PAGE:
“Alleged Killer, Proven Killer” (11/22), by Eddie Dean, provided a rare glimpse into the death-penalty record and preoccupation of Prince William County Commonwealth’s Attorney Paul Ebert. The article successfully conveys many ironies, including that of Prince William County Police Chief Charlie Deane’s pleading with the shooter to turn himself in, while sharing the stage with Ebert suggesting that he would seek the death penalty. The piece also points out how justice is just a little different west of the Potomac.
I’m not so sure, as Dean claims, that the so-called experts were impressed with the Beltway snipers. But had, for example, Chief Charles Moose acknowledged their skill, it might have more quickly opened up a dialogue that might have brought the tragedy to a close sooner.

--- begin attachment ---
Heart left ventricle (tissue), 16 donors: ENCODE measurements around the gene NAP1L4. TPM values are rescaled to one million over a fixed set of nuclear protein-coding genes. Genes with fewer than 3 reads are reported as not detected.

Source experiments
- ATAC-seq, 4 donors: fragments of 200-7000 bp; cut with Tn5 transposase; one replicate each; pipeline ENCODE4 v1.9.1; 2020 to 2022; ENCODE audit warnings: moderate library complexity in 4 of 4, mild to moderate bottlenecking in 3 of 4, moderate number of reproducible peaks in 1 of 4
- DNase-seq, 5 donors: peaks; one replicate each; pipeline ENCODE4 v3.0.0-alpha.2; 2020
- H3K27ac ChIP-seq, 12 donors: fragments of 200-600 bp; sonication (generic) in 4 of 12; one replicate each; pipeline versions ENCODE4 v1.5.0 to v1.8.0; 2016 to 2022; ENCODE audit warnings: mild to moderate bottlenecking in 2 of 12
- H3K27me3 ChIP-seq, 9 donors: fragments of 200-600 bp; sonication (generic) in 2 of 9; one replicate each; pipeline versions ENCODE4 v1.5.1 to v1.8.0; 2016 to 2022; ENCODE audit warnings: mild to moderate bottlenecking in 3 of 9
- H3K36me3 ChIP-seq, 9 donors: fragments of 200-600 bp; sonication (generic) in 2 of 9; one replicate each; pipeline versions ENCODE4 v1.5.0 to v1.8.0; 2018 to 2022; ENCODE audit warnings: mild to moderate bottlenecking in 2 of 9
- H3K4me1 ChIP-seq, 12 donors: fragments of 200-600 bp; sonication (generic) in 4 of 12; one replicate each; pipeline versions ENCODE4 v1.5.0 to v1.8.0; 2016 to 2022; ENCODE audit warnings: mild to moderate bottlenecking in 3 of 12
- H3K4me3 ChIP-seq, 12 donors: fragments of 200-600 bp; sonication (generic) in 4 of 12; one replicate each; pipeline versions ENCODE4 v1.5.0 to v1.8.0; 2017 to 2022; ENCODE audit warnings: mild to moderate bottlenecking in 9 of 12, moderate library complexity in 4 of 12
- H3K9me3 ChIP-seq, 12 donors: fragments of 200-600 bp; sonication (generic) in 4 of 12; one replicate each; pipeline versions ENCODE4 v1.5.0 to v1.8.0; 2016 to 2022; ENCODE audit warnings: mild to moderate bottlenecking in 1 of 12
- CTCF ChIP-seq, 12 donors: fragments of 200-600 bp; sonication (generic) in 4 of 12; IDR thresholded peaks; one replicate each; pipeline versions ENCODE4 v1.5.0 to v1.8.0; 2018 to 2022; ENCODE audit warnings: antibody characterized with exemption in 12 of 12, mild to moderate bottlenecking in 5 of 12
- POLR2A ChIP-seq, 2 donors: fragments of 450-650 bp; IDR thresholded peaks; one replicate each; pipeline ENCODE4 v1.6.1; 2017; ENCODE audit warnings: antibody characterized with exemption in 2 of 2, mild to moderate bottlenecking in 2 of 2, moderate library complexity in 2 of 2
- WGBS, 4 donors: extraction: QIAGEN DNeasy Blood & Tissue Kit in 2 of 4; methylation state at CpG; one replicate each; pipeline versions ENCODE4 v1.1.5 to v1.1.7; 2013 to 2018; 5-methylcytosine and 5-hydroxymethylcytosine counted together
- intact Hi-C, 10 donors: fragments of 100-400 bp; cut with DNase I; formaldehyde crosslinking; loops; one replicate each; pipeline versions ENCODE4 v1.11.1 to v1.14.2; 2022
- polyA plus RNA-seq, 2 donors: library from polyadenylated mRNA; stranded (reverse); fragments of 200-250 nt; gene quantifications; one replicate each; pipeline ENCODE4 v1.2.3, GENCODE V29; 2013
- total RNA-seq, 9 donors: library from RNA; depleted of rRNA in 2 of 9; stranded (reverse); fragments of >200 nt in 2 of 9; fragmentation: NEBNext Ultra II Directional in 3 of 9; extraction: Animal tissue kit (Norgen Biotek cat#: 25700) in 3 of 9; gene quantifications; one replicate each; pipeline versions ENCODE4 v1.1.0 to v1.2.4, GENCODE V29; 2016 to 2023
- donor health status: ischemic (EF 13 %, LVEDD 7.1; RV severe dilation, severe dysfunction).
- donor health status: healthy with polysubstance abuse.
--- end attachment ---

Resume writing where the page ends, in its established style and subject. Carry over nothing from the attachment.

Additionally, the death-penalty stats on Ebert are not adequately contextualized. For example, the article does not mention the contributing factors to a “successful” death-penalty conviction, such as the skill (or lack thereof) of the defendant’s attorney, the accused’s prior criminal history, and so forth.
Finally, in the United States, prosecutors ultimately reflect the will of the people of the local jurisdiction. It may just be that, on the whole, residents (or juries, for that matter) of Prince William county prefer the death penalty as the most appropriate sanction, and no matter who occupied the position of state’s attorney, the outcome would generally be the same.
Division of Criminology,
Criminal Justice and Social Policy
University of Baltimore